James Taylor’s song lyrics go: “Oh, Mexico. I’ve never really been, but I’d sure like to go.” Wouldn’t we all? Mexico remains one of the hottest destinations in the world. From its beautiful landscapes, rich history and culture, and fantastic food scene, there are many reasons to visit Mexico.
Could you ever imagine yourself living in Mexico? Lots of expats take the leap and leave their homes abroad to settle into cities, villages and towns all over Mexico. When you go as a visitor, there’s plenty of ways to save money on your trip for a short period of time. However, it’s a different story when you uproot your entire life and need ways to save.
GOBankingRates spoke with Anna Koval, the co-founder and CMO at Tarotoo, who moved to Mexico City in 2018 to “experience a different culture and lifestyle, as well as to save money and enjoy a better quality of life.” Here are some of her best money saving tips for living comfortably abroad in Mexico.
Rent an Apartment or a Room in a Local Neighborhood
Koval said she rents “a one-bedroom apartment in Roma Norte, a trendy and artistic neighborhood in the center of the city, for about $650 per month, which is much lower than what I used to spend in the U.S.”
She recommends living somewhere that’s really a part of the community as opposed to a touristy or expat area. “You can find cheaper and more authentic options on websites like Airbnb, Facebook Marketplace or local classifieds,” Koval said. “You can also negotiate the rent and utilities with the landlord or the host, especially if you plan to stay for a longer period.”
Use Public Transportation or Ridesharing Apps
Skip taxis or rental cars. “Mexico City has [an] extensive and affordable public transportation system, including metro, bus, tram and bike,” Koval shared. “You can also use apps like Uber, Didi or Beat, which are cheaper and safer than taxis. Avoid renting a car, as it can be expensive and stressful to drive and park in the city.”
Eat at Local Markets or Street Stalls
If you are going to live in Mexico, you should get used to eating real, authentic Mexican cuisine, which can be found literally outside your door.
“You can find delicious and cheap food at local markets or street stalls, where you can try a variety of dishes and snacks, such as tacos, tortas, quesadillas, tamales, elotes, etc.,” said Koval. “You can also buy fresh fruits, vegetables and other groceries at these places. Avoid eating at restaurants or fast food chains, as they can be overpriced and unhealthy.”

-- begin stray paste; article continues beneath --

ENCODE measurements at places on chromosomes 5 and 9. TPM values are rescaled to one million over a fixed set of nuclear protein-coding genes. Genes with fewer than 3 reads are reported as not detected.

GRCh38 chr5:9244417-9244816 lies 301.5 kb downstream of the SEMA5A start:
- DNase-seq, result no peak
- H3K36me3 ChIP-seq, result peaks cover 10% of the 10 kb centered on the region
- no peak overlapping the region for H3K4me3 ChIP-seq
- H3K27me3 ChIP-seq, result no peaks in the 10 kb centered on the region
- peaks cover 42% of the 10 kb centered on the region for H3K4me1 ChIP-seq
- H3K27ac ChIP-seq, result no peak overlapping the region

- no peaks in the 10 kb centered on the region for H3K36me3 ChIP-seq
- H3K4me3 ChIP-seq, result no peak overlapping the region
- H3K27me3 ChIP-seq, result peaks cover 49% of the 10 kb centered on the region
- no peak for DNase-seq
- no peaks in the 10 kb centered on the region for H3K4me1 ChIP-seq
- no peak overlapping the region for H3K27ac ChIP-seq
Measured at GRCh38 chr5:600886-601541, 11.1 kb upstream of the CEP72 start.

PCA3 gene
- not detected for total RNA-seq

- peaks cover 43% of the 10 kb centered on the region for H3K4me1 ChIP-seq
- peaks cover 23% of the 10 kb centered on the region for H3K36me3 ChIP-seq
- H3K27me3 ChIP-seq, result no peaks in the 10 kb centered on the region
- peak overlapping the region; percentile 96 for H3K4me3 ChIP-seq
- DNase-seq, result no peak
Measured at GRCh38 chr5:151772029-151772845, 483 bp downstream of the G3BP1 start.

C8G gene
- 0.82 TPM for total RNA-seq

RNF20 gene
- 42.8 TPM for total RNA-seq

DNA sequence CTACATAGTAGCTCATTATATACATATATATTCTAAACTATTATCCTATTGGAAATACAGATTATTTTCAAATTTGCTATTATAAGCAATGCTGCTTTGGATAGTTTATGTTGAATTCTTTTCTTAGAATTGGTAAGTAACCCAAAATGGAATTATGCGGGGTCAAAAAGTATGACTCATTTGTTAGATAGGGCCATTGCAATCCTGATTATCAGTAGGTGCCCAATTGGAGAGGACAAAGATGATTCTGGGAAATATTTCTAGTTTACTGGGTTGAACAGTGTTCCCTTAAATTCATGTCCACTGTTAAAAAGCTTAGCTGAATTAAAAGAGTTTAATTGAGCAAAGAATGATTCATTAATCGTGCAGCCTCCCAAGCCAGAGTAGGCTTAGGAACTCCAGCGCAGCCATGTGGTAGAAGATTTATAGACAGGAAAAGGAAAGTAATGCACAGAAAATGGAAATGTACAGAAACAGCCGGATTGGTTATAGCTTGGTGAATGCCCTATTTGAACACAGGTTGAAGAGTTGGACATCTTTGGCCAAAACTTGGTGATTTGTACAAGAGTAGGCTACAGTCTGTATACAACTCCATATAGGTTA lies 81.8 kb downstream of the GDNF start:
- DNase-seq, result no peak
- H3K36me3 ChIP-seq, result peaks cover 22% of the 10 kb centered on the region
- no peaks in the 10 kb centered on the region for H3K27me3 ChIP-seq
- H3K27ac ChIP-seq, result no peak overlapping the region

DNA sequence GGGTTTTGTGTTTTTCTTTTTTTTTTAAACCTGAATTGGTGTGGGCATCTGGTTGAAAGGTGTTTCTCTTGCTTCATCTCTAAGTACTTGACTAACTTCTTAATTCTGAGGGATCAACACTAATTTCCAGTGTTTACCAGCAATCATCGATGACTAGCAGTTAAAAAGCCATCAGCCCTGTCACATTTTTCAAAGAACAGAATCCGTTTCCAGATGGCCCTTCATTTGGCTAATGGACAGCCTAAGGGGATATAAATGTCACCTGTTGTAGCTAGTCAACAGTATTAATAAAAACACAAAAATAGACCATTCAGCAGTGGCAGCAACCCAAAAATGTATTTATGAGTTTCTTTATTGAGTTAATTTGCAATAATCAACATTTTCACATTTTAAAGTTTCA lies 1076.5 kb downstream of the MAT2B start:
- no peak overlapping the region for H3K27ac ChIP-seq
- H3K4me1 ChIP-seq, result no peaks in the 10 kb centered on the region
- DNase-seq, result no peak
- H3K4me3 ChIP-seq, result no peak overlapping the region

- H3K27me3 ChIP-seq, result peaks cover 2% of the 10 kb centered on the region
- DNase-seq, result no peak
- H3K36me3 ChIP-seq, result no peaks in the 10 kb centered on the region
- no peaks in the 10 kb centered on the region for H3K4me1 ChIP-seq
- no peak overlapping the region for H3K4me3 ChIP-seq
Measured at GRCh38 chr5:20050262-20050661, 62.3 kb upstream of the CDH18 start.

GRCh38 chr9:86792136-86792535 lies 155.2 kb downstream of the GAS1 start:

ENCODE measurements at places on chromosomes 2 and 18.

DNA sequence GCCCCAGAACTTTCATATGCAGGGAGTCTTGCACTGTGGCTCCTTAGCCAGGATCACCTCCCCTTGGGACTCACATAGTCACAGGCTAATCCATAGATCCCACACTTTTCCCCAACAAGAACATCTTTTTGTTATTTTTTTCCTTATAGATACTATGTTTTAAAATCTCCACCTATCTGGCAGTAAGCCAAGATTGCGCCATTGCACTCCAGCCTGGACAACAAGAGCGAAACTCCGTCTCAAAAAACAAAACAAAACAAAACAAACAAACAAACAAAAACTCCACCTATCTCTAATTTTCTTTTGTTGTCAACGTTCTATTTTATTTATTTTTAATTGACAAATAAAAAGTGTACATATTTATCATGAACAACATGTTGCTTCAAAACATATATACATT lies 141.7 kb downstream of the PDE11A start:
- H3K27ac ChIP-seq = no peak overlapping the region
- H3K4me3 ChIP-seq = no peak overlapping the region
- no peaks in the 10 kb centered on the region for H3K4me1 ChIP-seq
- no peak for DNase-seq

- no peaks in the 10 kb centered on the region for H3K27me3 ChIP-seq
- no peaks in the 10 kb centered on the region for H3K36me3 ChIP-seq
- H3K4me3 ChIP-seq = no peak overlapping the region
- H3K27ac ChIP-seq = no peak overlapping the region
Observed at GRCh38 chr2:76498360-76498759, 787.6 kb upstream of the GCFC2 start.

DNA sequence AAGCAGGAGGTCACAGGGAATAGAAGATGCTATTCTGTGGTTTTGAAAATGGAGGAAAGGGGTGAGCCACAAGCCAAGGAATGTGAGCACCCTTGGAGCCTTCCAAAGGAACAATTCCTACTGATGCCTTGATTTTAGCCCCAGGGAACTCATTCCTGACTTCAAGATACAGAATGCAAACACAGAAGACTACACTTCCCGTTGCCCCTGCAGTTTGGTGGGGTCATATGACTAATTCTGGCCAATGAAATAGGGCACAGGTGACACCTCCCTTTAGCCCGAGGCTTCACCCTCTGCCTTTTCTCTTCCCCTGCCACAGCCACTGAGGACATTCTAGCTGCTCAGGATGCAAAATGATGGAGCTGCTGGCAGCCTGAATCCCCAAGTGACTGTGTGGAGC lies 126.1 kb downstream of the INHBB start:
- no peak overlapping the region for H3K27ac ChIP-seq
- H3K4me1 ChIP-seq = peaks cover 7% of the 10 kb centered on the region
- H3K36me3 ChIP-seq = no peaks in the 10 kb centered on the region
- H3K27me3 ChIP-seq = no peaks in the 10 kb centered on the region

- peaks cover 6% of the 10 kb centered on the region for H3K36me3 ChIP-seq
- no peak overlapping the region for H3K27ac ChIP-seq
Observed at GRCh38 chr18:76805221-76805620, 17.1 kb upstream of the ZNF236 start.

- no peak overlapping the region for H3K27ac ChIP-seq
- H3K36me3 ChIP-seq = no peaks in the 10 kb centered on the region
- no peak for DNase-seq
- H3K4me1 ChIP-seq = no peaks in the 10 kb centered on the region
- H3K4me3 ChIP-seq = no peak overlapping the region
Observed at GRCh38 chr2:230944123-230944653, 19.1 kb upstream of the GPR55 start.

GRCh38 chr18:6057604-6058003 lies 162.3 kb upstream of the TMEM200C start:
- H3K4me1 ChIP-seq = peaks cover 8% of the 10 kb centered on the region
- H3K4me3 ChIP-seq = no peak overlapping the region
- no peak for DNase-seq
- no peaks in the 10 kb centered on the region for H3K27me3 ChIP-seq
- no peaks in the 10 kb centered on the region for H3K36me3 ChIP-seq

Shop at Local Stores or Flea Markets
Malls? Supermarkets? Forget the big stores and go little, as well as local.
“You can find unique and affordable items at local stores or flea markets, where you can bargain and haggle with the sellers,” explained Koval. “You can also find souvenirs, handicrafts, clothing, accessories and other things at these places. Avoid shopping at malls or supermarkets, as they can be expensive and generic.”
Learn Some Spanish
Then use it — with your neighbors, your friends and everyone in the community. It will not only enhance your experience, but save you money in the long run.
“You can find free or cheap online courses or apps to learn Spanish, such as Duolingo, Memrise or Busuu,” suggested Koval. “You can also practice your Spanish with the locals, who are usually friendly and helpful.”
Safety can also play a factor. “By speaking Spanish, you can avoid being scammed or overcharged by vendors or service providers who may take advantage of your lack of language skills,” Koval said. “You can also make friends and connections with the locals, who may offer you discounts or tips on how to save money in Mexico.”
Travel Within Mexico or to Nearby Countries
Though you might not be living at home, that doesn’t mean you won’t need a vacation or want to travel. Instead of going back to your country of origin, see what’s around Mexico and nearby.
Koval explained that there are “amazing and affordable places to visit within Mexico or [in] nearby countries, such as Guatemala, Belize or Colombia. You can use Skyscanner or Kiwi to find cheap flights, or use buses or trains to travel by land. You can also use apps like Airbnb to find cheap accommodation, or use Couchsurfing or Workaway to stay with locals or volunteer in exchange for a place to stay.”
As an example, Koval shared, “I have traveled to Oaxaca, Guadalajara, Merida, Cancun and Tulum in Mexico, and to Antigua, Flores and Tikal in Guatemala, and I have spent less than $1,500 per trip, including transportation, accommodation, food and activities.”
Take Advantage of the Free or Discounted Events and Attractions
There’s a ton of free or discounted events and attractions in Mexico City and other cities, such as museums, parks, markets, festivals, concerts, etc. If you’ve exhausted those, Koval recommended turning to “apps like Groupon, Cuponeria or Promodescuentos to find deals and coupons for various services and products.”
“I have visited the National Museum of Anthropology, the Chapultepec Castle, the Frida Kahlo Museum and the Zocalo for free,” Koval shared. “I have attended the Day of the Dead parade, the Cervantino festival and the Corona Capital concert for a very low cost.”
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